There’s one last thing. I know some of you are probably wondering, why no page numbers in ebooks? Ereaders allow users to change the size and style of the font, which creates varying page counts, so even if you did use page numbers on your document, it would never be correct. It would cause confusion for the reader. However, the newest ereaders have their own internal system that will create page numbers and will modify with every choice a user makes. This is why I suggest using a navigable Table of Contents page.

I hope this tutorial has helped. If there’s any confusion or something you don’t understand, please let me know so I can fix this tutorial for others. The sharing of information is important and vital to the success of everyone. I sincerely hope I’ve provided a good resource for you to accomplish your publication. Good luck!

Saturday, April 5, 2014

Touching Smoke by Airicka Phoenix

Intriguing Story

What really hooks me into a story is not necessarily a story line or even strong characters. No, what does it for me is the feeling I get when reading the story.

I grew up in the 90s and so the whole brooding/sulking vibe is engrained deep in my culture. I enjoyed swooning over the tortured soul of Angel from the Buffy the Vampire Slayer, the greasy long hair of Jordan Catalono from My So-Called Life, and the lullabies of the Goo Goo Dolls. I think the word “tortured” is the key word here. The character Isaiah from Touching Smoke really brought forth the nostalgia from that period of my life. He’s dutiful, selfless, troubled, and very, very protective… and for good reason. 

Fallon, the main character, is the recipient of his loyalty. Their bond is more than magnetic, more than unusual… more than human. It transcends all lines. Fallon herself has been thrown into situations she not only does not know how to contend with, but doesn’t even understand. What makes it even more frustrating is the one person who can give her the answers is the one person who could demolish her.
Lost memories, dreams of an oddly familiar girl, strange creatures hunting her, chasing her… what is happening?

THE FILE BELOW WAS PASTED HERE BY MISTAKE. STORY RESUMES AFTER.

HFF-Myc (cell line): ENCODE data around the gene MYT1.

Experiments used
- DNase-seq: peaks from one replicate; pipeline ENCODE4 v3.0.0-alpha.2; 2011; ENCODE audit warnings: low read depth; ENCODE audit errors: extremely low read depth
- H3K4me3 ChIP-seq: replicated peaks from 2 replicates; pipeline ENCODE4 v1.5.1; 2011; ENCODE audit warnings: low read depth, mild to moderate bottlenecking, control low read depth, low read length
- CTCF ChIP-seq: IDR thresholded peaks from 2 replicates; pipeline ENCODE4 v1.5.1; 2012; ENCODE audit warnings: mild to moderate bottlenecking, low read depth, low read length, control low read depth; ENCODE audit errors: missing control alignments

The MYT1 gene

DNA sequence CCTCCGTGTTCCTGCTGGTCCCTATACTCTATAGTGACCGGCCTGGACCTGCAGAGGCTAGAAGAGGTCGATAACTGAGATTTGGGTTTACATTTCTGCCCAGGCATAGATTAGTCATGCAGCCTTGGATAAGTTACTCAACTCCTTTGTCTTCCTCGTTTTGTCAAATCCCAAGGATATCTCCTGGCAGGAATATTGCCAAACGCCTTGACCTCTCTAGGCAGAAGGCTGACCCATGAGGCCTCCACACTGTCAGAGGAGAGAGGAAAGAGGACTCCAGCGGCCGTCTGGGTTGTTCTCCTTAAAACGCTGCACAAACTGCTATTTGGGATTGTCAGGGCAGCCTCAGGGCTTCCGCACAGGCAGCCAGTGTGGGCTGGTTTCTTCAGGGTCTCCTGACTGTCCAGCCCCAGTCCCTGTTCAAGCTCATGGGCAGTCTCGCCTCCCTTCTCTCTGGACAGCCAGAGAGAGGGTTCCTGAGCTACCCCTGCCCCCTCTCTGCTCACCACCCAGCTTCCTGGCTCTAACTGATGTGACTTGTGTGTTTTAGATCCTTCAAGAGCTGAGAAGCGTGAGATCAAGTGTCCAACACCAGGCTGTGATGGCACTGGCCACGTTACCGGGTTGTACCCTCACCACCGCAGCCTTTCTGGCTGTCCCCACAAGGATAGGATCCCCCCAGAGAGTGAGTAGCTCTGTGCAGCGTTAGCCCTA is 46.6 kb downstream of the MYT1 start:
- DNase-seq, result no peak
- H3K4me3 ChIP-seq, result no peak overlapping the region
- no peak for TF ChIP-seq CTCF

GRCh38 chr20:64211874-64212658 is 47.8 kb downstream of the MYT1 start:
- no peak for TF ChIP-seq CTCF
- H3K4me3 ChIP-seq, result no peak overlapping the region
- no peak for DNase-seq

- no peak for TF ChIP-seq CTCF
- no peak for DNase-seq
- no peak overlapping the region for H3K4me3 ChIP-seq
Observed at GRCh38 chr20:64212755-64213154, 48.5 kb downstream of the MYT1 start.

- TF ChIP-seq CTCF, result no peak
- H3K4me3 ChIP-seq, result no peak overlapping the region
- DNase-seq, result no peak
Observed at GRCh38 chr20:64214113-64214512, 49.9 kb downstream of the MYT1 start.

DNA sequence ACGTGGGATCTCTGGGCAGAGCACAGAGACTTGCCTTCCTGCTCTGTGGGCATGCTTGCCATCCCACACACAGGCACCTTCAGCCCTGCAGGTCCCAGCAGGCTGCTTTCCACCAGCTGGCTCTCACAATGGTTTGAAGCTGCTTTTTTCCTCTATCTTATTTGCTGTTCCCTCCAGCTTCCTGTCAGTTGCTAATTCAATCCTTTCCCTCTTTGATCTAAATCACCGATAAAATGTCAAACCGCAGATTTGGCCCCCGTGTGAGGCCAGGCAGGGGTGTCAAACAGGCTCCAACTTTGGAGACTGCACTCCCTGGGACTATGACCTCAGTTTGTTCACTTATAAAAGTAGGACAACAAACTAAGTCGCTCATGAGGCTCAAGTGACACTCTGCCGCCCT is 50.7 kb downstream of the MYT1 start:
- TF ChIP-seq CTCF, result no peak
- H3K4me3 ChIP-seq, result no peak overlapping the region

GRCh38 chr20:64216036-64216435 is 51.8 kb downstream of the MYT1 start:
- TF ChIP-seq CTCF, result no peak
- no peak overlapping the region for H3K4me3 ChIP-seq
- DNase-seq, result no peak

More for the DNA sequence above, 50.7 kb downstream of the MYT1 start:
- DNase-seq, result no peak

I really enjoyed Touching Smoke by Airicka Phoenix. The characters were dynamic, full, and diligently created. It was a carefully thought out plot and there was just enough questions answered to urge you into the second of the series. 

I enjoyed how Phoenix demonstrated certain characteristics in a subtle way and tied it all together at the end. I’d love to elaborate on that, but I’m afraid I’d spoil the story for someone who hasn’t read it yet, but when you read it, I feel certain you’d agree.

I also enjoyed Phoenix’s choice of wording and how she used it to define her characters, especially Fallon. There were several times I found myself thinking, “that is really good imagery,” or “how artistic.”

If you’re sitting on the fence about purchasing this book, I really think you should, especially if you’re a 90s girl who digs protective male characters and intelligent female roles like I do.

Review of The Killing Vision by Will Overby

You’ll Never Guess

I do it every time and I get so mad at myself for it… I always wait way too long after reading a book to write the quality review I want to give. I read The Killing Vision a few months ago and so much has stayed with me. That alone should tell you I really enjoyed it. I read so much that a lot of the time I forget parts of the story. Sometimes I recall next to nothing. Not the case with this one.

I vividly remember the characters, their individual traits, their mannerism descriptions, their expressions and the scenery. I remember the ups and downs of the storyline and getting frustrated when I couldn’t figure out who the freak did it. Just when you think you’ve solved it, Overby sends you a curveball. Then you’re like, “Oh! Now I know what happened!” But no, you’re wrong again.

The plot in The Killing Vision is exceptionally well thought out. I can’t imagine what the outline must have looked like. It had to have taken a considerable amount of planning to set up, reveal, and tie together all the pieces to this mystery. 

When I was searching for a Will Overby book, I had to force myself to choose just one. I’m really glad I grabbed The Killing Vision. It has definitely convinced me to get another. 

You can also find this review at